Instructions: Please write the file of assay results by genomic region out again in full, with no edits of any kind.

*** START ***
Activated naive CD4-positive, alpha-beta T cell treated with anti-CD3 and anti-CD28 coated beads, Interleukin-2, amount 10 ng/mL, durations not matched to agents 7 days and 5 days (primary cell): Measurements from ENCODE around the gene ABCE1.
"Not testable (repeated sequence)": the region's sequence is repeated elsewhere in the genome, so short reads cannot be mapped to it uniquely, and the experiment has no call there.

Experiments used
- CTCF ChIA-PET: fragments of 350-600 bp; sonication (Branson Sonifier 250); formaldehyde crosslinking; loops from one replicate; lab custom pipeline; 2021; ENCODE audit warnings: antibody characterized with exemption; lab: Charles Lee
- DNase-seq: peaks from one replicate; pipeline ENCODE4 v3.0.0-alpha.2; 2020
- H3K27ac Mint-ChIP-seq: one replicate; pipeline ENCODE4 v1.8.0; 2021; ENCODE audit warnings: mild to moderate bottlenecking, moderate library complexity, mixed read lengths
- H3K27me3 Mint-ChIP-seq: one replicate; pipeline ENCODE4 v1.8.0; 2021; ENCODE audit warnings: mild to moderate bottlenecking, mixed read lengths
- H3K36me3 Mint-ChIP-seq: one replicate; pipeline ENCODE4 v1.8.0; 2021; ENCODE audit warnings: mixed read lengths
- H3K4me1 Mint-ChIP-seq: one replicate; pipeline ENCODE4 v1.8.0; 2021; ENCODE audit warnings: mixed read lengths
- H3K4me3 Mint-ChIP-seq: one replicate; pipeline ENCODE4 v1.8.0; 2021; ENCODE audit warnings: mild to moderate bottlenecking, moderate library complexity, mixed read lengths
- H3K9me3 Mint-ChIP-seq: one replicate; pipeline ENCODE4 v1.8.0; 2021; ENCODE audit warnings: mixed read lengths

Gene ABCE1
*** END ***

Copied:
Activated naive CD4-positive, alpha-beta T cell treated with anti-CD3 and anti-CD28 coated beads, Interleukin-2, amount 10 ng/mL, durations not matched to agents 7 days and 5 days (primary cell): Measurements from ENCODE around the gene ABCE1.
"Not testable (repeated sequence)": the region's sequence is repeated elsewhere in the genome, so short reads cannot be mapped to it uniquely, and the experiment has no call there.

Experiments used
- CTCF ChIA-PET: fragments of 350-600 bp; sonication (Branson Sonifier 250); formaldehyde crosslinking; loops from one replicate; lab custom pipeline; 2021; ENCODE audit warnings: antibody characterized with exemption; lab: Charles Lee
- DNase-seq: peaks from one replicate; pipeline ENCODE4 v3.0.0-alpha.2; 2020
- H3K27ac Mint-ChIP-seq: one replicate; pipeline ENCODE4 v1.8.0; 2021; ENCODE audit warnings: mild to moderate bottlenecking, moderate library complexity, mixed read lengths
- H3K27me3 Mint-ChIP-seq: one replicate; pipeline ENCODE4 v1.8.0; 2021; ENCODE audit warnings: mild to moderate bottlenecking, mixed read lengths
- H3K36me3 Mint-ChIP-seq: one replicate; pipeline ENCODE4 v1.8.0; 2021; ENCODE audit warnings: mixed read lengths
- H3K4me1 Mint-ChIP-seq: one replicate; pipeline ENCODE4 v1.8.0; 2021; ENCODE audit warnings: mixed read lengths
- H3K4me3 Mint-ChIP-seq: one replicate; pipeline ENCODE4 v1.8.0; 2021; ENCODE audit warnings: mild to moderate bottlenecking, moderate library complexity, mixed read lengths
- H3K9me3 Mint-ChIP-seq: one replicate; pipeline ENCODE4 v1.8.0; 2021; ENCODE audit warnings: mixed read lengths

Gene ABCE1